When Will Congress Release the Secret Memo? Trump Must Decide

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The House Intelligence Committee voted on January 29 to make public a memo outlining alleged misconduct by the FBI and Department of Justice. Representative Adam Schiff, the Democratic ranking member of the committee, pictured here on November 30, 2017, called it a “very sad day.” Mark Wilson/Getty

The public will likely soon see the controversial memo that Republicans in Congress have said contains "jaw-dropping" revelations about the FBI and Department of Justice.

On Monday evening, Republicans on the House Intelligence Committee voted to make public the memo written by staffers for GOP Representative Devin Nunes of California, the committee chairman.

The classified four-page document outlines how Deputy Attorney General Rod Rosenstein approved the extended surveillance of Carter Page, a foreign policy adviser on Donald Trump's 2016 campaign, under the Foreign Intelligence Surveillance Act (FISA), according to The New York Times. The memo reportedly claims that officials did not disclose the extent to which the FBI and Justice Department were relying on research funded in part by the Democratic National Committee and Hillary Clinton's presidential campaign.

Related: What Is In the Nunes Memo?

Because Assistant Attorney General Stephen Boyd has warned the committee against making the memo public, saying it would be "extraordinarily reckless" to do so, the panel has reportedly invoked a rule that enables the president to decide whether to grant the release the document, overruling the Justice Department. A White House spokesman told CNN Monday morning that President Donald Trump had not seen the memo, but The Washington Post and Bloomberg reported that the president has indicated that he believes it should be made public. Under the rule, he has five days to decide. On Monday evening, White House lawyers were reviewing the memo, according to the Times.

Democrats on the panel have said that the Nunes memo is misleading and that the representative had not even reviewed firsthand the information on which it is based. The Democrats drafted their own document based on the same information, but on Monday evening, the full committee voted against making that document public. Members of the House will be able to view the Democratic version, as was the case with the Republican one. The Republicans on the committee also voted against allowing FBI and Justice Department officials to review their document.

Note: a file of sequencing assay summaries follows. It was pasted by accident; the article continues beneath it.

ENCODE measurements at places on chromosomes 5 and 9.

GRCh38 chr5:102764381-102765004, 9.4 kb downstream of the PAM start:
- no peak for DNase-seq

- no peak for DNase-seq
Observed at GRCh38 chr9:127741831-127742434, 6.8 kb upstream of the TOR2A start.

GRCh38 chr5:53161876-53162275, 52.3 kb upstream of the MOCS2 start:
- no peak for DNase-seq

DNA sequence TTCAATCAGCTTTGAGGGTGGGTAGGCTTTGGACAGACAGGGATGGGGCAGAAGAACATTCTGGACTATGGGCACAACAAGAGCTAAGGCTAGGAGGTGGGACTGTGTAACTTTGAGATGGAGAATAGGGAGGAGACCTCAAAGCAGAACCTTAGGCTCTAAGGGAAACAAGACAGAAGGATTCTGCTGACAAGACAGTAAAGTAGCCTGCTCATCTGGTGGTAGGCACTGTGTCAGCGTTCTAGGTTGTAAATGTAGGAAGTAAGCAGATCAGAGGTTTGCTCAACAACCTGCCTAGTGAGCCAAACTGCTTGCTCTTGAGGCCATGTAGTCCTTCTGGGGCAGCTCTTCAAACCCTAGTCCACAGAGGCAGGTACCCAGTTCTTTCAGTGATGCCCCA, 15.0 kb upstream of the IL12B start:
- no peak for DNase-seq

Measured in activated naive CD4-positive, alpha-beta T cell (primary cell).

"We had votes today to politicize the intelligence process," California Representative Adam Schiff, the Democratic ranking member on the committee, told reporters following the voting. "A very sad day, I think, in the history of this committee."

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The House Intelligence Committee voted on January 29 to make public a memo outlining alleged misconduct by the FBI and Department of Justice. Representative Adam Schiff, the Democratic ranking member of the committee, pictured here on November 30, 2017, called it a “very sad day.” Mark Wilson/Getty

People on the political right have called for the public release of Nunes' memo, taking to social media with the hashtag #ReleaseTheMemo. But people on the other side of the political spectrum have considered the memo part of a wider effort discredit the FBI and Justice Department as special counsel Robert Mueller moves forward with his probe into Russia's meddling in the 2016 presidential election and possible links to the Trump campaign. Those people have pointed out that the memo apparently targets Rosenstein, the deputy attorney general, perhaps in an attempt to get him removed from overseeing the Mueller probe.

The House Intelligence Committee has faced a partisan divide as it moves forward with its own probe into Russian meddling and possible coordination. Democrats on the panel told Newsweek in early January that the Republicans had sought to draw attention away from the main aspects of the Russia probe.

"Looking at the history of the investigation, there's been, I think, a motive on the part of some, including our chair, to protect the White House at all costs," Schiff told Newsweek at the time. "They've moved from one diversion to another."

Illinois Representative Mike Quigley, another Democrat on the committee, said in early January, "They don't want this to continue because it embarrasses them."

At press time, Nunes had not released a public statement about Monday's votes.